Photo FOMO: Red gets cheaper, Skylum backs A.I., Illustrator teases new tool

RED

Afraid of missing out on the latest photo industry news while you’re out … well, actually taking pictures? Photo FOMO is all the news you might have missed this week, published on the weekends. Alongside the biggest stories of the week, like Fujifilm’s new X-T100, a melted camera at a rocket launch, and a 4V camera from RED and Lucid, find briefs on the latest in accessories and photo industry news from this week with Photo FOMO.

Red drops prices — and Weapon and Epic cameras

Red’s cinema cameras are now a bit more affordable — but there are fewer to choose from. This week, the company pared down its cinema-grade cameras to just three models: The DXMC2 Monstro, the DSMC2 Helium, and the DSMC2 Gemini. The move discontinues the Weapon and Epic-W.

Along with reducing the number of available cameras, the company also dropped the prices on the three remaining models. The Monstro now sits at $54,500, the Helium at $24,500, and the Gemini at 19,500.

“We simplified our portfolio, found efficiencies, and are passing along the benefits to our users,” the company wrote in a statement.

Panasonic GH5, GH5S, and G9 get faster autofocus via firmware

Panasonic owners will want to check for new firmware with the launch of a handful of updates that include performance boosts. On May 23, Panasonic announced new firmware for the GH5, GH5S, and G9 mirrorless cameras. The updates will be available for download beginning May 30.

All three cameras get a boost in the autofocus performance along with better audio recording, new functions, and other smaller improvements. The GH5 and G9 also get enhanced image stabilization (the GH5S doesn’t use in-body stabilization). The G9 also gets a boost to the camera’s high-resolution mode.

Sony sets goals to continue sensor-market dominance

Sony is the biggest producer for sensors that are inside cameras — but that’s not enough for the company. In an annual look at strategy, the company set new goals to dominating the field for sensing applications as well. That means that, along with creating sensors for cameras and smartphones, the company will expand into additional tech relying on sensors, such as the cameras built into cars and other Internet of Things devices.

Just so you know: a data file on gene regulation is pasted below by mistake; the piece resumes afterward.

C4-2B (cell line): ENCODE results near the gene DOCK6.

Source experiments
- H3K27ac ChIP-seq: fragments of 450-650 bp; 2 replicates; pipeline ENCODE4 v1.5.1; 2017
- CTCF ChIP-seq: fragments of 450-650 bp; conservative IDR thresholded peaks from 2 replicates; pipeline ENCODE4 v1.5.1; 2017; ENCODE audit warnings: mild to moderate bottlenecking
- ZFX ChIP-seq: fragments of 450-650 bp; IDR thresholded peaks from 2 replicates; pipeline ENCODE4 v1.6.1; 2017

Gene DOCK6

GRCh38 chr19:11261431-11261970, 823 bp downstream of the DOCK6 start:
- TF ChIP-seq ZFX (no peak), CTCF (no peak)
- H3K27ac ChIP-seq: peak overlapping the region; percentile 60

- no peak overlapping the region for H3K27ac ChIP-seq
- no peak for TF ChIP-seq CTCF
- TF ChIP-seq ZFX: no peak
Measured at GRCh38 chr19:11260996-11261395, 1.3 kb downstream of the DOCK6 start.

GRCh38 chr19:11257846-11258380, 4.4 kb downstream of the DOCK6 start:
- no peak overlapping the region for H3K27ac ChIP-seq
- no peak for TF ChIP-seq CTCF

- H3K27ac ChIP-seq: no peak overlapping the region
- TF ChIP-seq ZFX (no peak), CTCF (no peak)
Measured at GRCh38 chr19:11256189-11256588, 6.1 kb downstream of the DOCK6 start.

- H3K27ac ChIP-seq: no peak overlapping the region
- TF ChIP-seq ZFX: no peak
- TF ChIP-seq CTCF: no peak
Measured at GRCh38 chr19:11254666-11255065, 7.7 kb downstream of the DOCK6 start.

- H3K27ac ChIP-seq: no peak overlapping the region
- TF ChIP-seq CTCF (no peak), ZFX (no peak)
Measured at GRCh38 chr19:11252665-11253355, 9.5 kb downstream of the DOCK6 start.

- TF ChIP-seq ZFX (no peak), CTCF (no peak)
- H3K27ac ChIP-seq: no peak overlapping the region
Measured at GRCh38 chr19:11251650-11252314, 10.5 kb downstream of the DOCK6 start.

Photo editor Skylum is researching A.I., integrates Photolemur

Photo software company Skylum (formerly Macphun) is prioritizing artificial intelligence. This week, the company formed a new Skylum A.I. Lab, a research and development team focused on potential machine learning improvements. Heading up the new initiative is Alex Savsunenko, who previously led Let’s Enhance as CEO.

With the announcement, Skylum also shared that Photolemur is now part of the Skylum family. Photolemur is an A.I.-powered photo editing app. As part of Skylum, the company says the Photolemur tech will be used to create a cloud-based batch photo editor to save time by editing multiple photos at once.

“Our A.I. won’t make you any less of a photographer and will help many people see big improvements in their images and less time spent editing. A.I. won’t decide when, where or how to take the decisive image, or what is the best composition, framing option or lighting situation. It can’t ‘take over’ or take away our artistic decisions either,” wrote Alex Tsepko, the Skylum CEO and a co-founder of Photolemur.

“What it can do is empower people, help them to unlock their creativity, and produce work they never imagined possible before. Our A.I. technologies make it possible to get stunning image results that can’t be created with camera settings or ordinary editing.”

Canon’s high-tech sensors are now being sold third-party

Canon has announced a number of technically advanced imaging sensors over the past few years, and now that tech has the chance to be integrated into third-party cameras. Supplier Phase One Technology Corp (not the medium-format camera company) is now selling those Canon sensors for other companies to integrate into their products. 

The sensors are designed for industrial use, but they bring technology firs announced in 2015 into real-world applications. The sensors include the company’s crazy 120-megapixel option, along with a CMOS designed for low light and a global shutter sensor.

Illustrator will soon have diffusion gradients for easily blending colors

Gradients create a more natural mix of colors, but the current tool that draws a line to determine where one color meets another isn’t as flexible as some designers need. That’s why Adobe is adding a new tool called diffusion gradients to Illustrator. In a sneak peek of the feature, Adobe demonstrated how the new tool works.

Designers place color pinpoints on the digital canvas or within a shape and those colors automatically blend together based on the location of the points. The result is a more organic blend of color, Adobe says. The user can also control the intensity and transparency of that blend. And the biggest perk? Designers can add as many different colors to the blend as they want by adding new color points.

Adobe says the diffusion gradient is coming to Illustrator CC sometime before the end of the year.

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